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Executive Compensation

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  • Category: Finance

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1. Introduction
Executive Compensation is a composite phenomenon. It is an aspect of executive hiring that includes salary, cash, bonuses, stock option, pension contributes and other components that create the earnings of a top executive (Finkelstein & Hambrick, 1989). This paper focuses on providing an analysis of arguments in a debate whether the executive compensations the main performance drive and the reason for the financial crisis 2007-2009 because over the past three decades, the level of the executive compensations raised excessively. (Frydman & Jenter, 2010). “From the mid‐1970s, compensation levels grow dramatically, differences in pay across managers and firms widen, and equity incentives tie managers’ wealth closer to firm performance” (Frydman & Jenter, 2010).

Especially after the financial crisis of 2007-2009 many had the opinion that this type of payment to the executives “might have encouraged excessive risk-taking” (Bebchuk, Cohen, & Spamann, 2010). Firstly, this paper will demonstrate how executive compensations at Lehman Brothers lead to the bankruptcy of the bank during the financial crisis. Secondly, this paper will explore how Apple uses executive compensation to insure that executives focus on long term profitability of the company. Finally, there is an explanation how the two examples fit in into the empirical research cycle. 2. Executive compensation at Lehman Brothers

A well-known example where executive compensation came under scrutiny from the broad public and authorities is the failure of Lehman Brothers during the financial crisis of 2008. The compensation showed increased over the consecutive years as deregulation in the United States enabled banks to take more risk. Following 9/11 the interest rate from the Federal Reserve Bank (FED) had decreased to only 1%, which also made banks more eager to loan money to people who beforehand were unable to do so.

Banks were allotted more freedom by the FED under the leadership of Alan Greenspan, a firm believer in the self-regulation of free markets. In 2005, Greenspan went on the record claiming that the private sector had done a better job than regulation would have ever done. He withdrew this opinion after the crisis in 2008 and called upon his successor Ben Bernanke to regulate the market (Lanman & Matthews, 2008). This firm believes of Greenspan turned out to be incorrect and the US government eventually had to intervene as banks had been taking too great risks. Even credit rating agencies such as Moody’s and S&P rated these types of mortgages as AAA, meaning the safest possible investment (Van Voris & Hurtado, 2012). Lehman Brothers went bankrupt during the financial crisis in September 2008, after many sub-prime mortgages became worthless, because people couldn’t afford them.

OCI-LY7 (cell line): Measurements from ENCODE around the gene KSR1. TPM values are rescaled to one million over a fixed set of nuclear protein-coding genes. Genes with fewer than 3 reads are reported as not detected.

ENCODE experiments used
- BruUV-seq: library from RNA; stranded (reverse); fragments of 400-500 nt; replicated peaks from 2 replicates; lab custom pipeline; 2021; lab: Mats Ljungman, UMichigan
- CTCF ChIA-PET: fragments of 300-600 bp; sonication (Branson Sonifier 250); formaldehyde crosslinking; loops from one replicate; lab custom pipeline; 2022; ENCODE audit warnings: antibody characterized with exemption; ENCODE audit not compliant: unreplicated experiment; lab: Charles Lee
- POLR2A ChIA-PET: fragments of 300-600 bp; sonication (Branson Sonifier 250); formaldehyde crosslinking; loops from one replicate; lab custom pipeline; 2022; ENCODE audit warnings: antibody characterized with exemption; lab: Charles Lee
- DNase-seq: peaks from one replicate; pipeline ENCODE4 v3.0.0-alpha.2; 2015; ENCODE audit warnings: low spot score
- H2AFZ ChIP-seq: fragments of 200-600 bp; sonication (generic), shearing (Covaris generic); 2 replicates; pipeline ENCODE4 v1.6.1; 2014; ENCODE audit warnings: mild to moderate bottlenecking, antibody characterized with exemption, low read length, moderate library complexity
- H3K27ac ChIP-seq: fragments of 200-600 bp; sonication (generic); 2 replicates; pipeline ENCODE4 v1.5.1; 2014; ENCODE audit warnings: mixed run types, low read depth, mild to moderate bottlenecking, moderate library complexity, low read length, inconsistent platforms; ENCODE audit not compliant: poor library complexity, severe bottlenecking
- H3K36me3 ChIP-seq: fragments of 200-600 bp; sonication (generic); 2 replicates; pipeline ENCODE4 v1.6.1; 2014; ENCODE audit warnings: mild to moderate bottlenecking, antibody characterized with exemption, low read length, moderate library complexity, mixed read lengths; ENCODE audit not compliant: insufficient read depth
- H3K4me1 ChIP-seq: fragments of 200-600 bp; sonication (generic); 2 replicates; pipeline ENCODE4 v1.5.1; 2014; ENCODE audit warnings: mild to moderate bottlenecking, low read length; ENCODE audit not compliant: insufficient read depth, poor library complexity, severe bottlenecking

They would never pay back what was loaned to them, leading to foreclosures. Between 2003 and 2008 the bank awarded over $700 million in executive compensation to its top 50 executives (Hamilton, Tangel & Pfeifer, 2012). This ever increasing compensation caused executives to focus on short-term goals rather than the long-term goals that were in the interest of the company. The vicious circle that Lehman Brothers kept paying higher compensation was the desire to achieve higher profits in the short-run. The higher compensation would make the executives more motivated and would also keep talent within the company. The belief within the bank was that these high pay-outs would enable the bank to make more profit. The bank’s desire to keep talent would take compensation to levels to unprecedented level, with the highest individual compensation being over $50 million in 2007. The question is whether this vicious circle is within the interest of the company. In hindsight, it can be said that the ever rising compensation would only interest executives in profit in the short run, and not as to in what shape they would leave the company behind. The ever higher compensation would also convince the executives that they were doing the right thing, with shareholders satisfied and ever rising profit.

The philosophy fits within the traditional model of science, where Lehman believed that the higher compensation leads to higher profit (X causes Y). Initial observations between 2003 until the first problems started to emerge in August 2007 when the first two Bear Stearns hedge funds folded (Investopedia, 2009). The company however still achieved $885 million in profits between June and August 2007 (BBC News, 2007). Lehman Brothers became victim to its own executive compensation scheme. The executives were encouraged to achieve high profits in the short run and were rewarded for this without keeping in the mind that the risks would endanger the company in the future. Lehman Brothers could have prevented this by awarding bonuses in a way that would encourage employees to think about the long term future. This can be seen in our next example, Apple. 3. Executive compensation at Apple

Executive compensation can vary considerably between different companies. A vastly different example compared to Lehman Brothers is Apple. Apple is one of the largest companies in the world with over $100 billion of revenue and 28.3 billion in profit in 2011 (Golson, 2011). In the late 90s, Apple was almost bankrupt when Steve Jobs returned to Apple after he was earlier fired. From there, the company saw rising revenue and profit. Steve Jobs was well known for his $1 dollar salary (he took additional compensation in bonuses and stocks, but didn’t take any after 2003). While there’s an obvious difference between founders and appointed CEO’s in terms of their relationship with the companies, even after Steve Jobs death Apple tends to have lower than average salaries for its executive team. The basic salaries of Apple executives tend to be lower than their counterparts at other firms. Tim Cook earned $4.2 million (all compensation included) in 2012 while Meg Whitman (CEO of HP) earned $17 million. Besides the compensation Apple tends to give rewards that require the executive to stay for a longer period time.